How Product Managers need to re-invent to survive web3

Mighty Block web3.0

This is not a magical recipe of “10 things that you must know to be a successful product Manager in a decentralized environment” or “5 must-have skills to be a web3 product VP”. This article looks to summarize the main challenges that product managers are facing in the web3 product industry. 

example of a product manager meeting on the web2
Example of a product manager meeting on the web2

Product Managers are not part of the product conception

Web3 is full of technical founders, builders, and early-adopter users. Most of the products are created with a great idea but without a Go-to-market strategy and a conscious prioritization of problems to solve or value to deliver. 

We know that generally, start-ups do not start with teams that include product managers. CEOs and founders are the ones that help with the product definition. We have our first potential issue here. They are the visionaries, and the product is their baby. So, how can they be objective? 

This scenario makes it difficult for a PM to take ownership of the product when one finally arrives at the company.

Products are built full of bias 

As we mentioned before, all of them start with a great idea, but is that a great idea for the users as well? How is this hypothesis validated? As PMs, we have a mantra that says: “Always test your assumptions”. 

That is something that does not happen often in this ecosystem. New products are created based on the assumptions and desires of the founders. Web2 has taught us that in most cases that is not enough. Of course, there are exceptions, but are you going to risk your investors, your time, and your credibility because of them? 

New Dapps and new DeFi protocols sometimes get a bunch of new users when they are launched, and most of the time there is a community of web3 “influencers” being bullish about that. However, at that point, the problems start. Is the product strong enough to provide value to these users? Are they going to stay? This abrupt growth makes founders think that they are right and their path is the only valid one. Who needs hypothesis validation? I have 1M users!

Product Managers need to be able to discover where the real value is, test it quickly, to fail even more quickly. This is not only a new industry but a new era, so we are going to fail, but we need to be prepared to pivot the original idea if that is not what our community and users need. 

In web3, we have an extra bias that seems to be all over the place. Products are built for people that already know how this world works. If we want to achieve the vision of blockchain and web3, bring economic freedom, or decentralize the internet, we need to include a broader audience. We cannot think only of the users that are already here.

Products are community-driven

As Product Managers, we are used to taking care of our product metrics: is the conversion rate enough? Where is the drop-off in my funnel? What about the churn? Our DAU?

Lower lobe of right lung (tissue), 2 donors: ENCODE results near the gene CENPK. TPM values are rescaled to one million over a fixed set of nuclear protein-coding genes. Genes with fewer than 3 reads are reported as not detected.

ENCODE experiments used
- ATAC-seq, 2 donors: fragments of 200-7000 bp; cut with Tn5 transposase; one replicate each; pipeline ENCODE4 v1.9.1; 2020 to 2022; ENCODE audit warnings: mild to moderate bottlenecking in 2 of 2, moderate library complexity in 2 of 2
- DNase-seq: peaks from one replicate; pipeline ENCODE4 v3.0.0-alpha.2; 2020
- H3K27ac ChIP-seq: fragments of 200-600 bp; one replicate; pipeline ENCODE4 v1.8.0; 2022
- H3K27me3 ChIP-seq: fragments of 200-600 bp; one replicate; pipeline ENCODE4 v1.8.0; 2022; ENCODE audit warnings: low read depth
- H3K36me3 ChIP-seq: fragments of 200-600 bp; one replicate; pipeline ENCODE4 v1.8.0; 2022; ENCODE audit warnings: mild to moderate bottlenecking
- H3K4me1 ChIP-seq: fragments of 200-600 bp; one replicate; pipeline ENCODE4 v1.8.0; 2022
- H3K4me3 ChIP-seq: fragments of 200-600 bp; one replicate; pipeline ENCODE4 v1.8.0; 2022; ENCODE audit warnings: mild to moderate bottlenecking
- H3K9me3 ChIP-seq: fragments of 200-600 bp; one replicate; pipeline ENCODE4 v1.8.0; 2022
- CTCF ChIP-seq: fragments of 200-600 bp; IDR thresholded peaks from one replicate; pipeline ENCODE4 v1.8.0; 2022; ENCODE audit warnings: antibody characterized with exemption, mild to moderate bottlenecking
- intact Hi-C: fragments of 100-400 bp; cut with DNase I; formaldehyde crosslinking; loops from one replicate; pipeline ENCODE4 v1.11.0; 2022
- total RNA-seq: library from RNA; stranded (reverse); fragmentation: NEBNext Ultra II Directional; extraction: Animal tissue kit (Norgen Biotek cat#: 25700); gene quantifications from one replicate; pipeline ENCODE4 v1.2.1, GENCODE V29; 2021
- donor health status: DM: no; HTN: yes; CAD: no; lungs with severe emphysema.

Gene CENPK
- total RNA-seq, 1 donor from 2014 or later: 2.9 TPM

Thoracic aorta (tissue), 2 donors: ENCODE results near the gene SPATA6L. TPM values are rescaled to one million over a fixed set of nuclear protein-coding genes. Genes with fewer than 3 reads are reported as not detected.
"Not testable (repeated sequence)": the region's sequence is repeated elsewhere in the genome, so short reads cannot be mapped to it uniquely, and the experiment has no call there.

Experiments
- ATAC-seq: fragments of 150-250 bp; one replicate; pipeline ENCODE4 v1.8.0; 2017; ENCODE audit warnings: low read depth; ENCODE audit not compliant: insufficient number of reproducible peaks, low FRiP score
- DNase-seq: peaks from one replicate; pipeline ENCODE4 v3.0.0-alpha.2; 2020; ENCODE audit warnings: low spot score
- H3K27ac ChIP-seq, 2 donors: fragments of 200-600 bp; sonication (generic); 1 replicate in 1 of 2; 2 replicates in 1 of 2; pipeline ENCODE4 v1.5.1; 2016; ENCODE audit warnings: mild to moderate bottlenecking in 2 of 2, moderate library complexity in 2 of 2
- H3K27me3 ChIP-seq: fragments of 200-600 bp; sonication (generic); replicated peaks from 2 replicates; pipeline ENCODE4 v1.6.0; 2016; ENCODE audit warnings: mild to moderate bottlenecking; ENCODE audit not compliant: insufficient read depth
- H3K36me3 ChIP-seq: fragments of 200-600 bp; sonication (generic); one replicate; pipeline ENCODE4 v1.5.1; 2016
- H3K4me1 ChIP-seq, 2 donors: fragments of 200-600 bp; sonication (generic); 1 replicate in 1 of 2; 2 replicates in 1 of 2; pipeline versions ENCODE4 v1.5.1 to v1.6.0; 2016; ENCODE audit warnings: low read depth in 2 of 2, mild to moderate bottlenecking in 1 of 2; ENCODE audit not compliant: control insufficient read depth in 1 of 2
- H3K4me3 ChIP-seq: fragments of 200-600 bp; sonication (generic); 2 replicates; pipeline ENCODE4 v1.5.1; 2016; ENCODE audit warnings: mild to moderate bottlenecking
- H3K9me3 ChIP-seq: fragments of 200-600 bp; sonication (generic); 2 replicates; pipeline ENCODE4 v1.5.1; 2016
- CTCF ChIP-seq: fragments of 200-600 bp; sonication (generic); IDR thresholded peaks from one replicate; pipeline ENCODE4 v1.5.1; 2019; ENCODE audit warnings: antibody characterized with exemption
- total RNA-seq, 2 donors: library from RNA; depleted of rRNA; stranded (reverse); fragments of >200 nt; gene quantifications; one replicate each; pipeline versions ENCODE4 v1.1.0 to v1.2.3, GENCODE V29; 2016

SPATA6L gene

From now on, if we want to succeed, we need to take care of our product and most importantly, our community: How many daily contributors do we have? And what is the retention rate of my community members? 

The challenge has increased, engagement is no longer with the product but with a community that we need to build, take care of, and maintain. 

Building a community is not a challenge that Product Managers are used to. We can do some analogies with the users, but it’s not the same, especially because communities are stronger actors in our product development cycle. We are talking about people that could participate in product decisions. So, we need to create a solid community, we need to be open to hearing what they have to say. 

Remember when we used to be data-informed when defining our roadmap? Well now we need to develop a new skill, which is one of being community informed.

Data vs Community desires: The priority Matrix increases

So now, communities are pretty well informed about what they want, the trends, and what we should build next to keep them engaged.

Nowadays, do communities handle the roadmap? No, it is not like that. As we mentioned earlier, they are important drivers of prioritization, but they are not the only ones. One thing that we need to consider is that communities are still immature, they probably give us solutions or new cool features that they would like to implement. On some rare occasions, they are going to come to us with problems. As Product Managers, we need to be able to understand the real issues, the impact, and the value that we could deliver if we work on those. 

If we have communities telling us what is next, do we need data or is it no longer relevant? In fact, data is more important than ever; the difference is that now we have more ingredients in the prioritization matrix: 

  • Business Impact: Even if we are talking about Decentralized Autonomous Organizations (DAOs), or any kind of company our product needs to be aligned with the vision and objectives.
  • User Impact: Not all users are part of a community, so, we cannot forget to bring them value. They keep the product alive!
  • Community value: Our star users, early adopters, and promotors are part of the trends. Are we keeping them engaged?  
  • Technical effort: How much does it imply? How long is it going to take us? 

The Go-To-Market strategy is not enough

Another important task as a Product Manager was taking care of the Go-To market strategy. We even thought that we had some kind of recipe for it. We were full of frameworks that we could use to define our MVP, we put our users at the center, we followed prioritization techniques, and we did experiments and AB testing. But, what about now? 

One trend is the Go-To Community strategy which implies defining (and building) our MVC: Minimum Viable Community. It is this minimum validation that we need to do as Product Managers, to understand if our product is going to succeed in the community.

And how can you formulate a Go-to Community strategy? Well, we will be seeing just that in the next chapter 🙂

As you can see, there are plenty of challenges that we need to deal with every day. The good news is that as Product Managers, we have developed skills that can help us with that: re-inventing ourselves, adapting to new environments, learning, and learning again. If we want to be part of this revolution, we need to evolve first.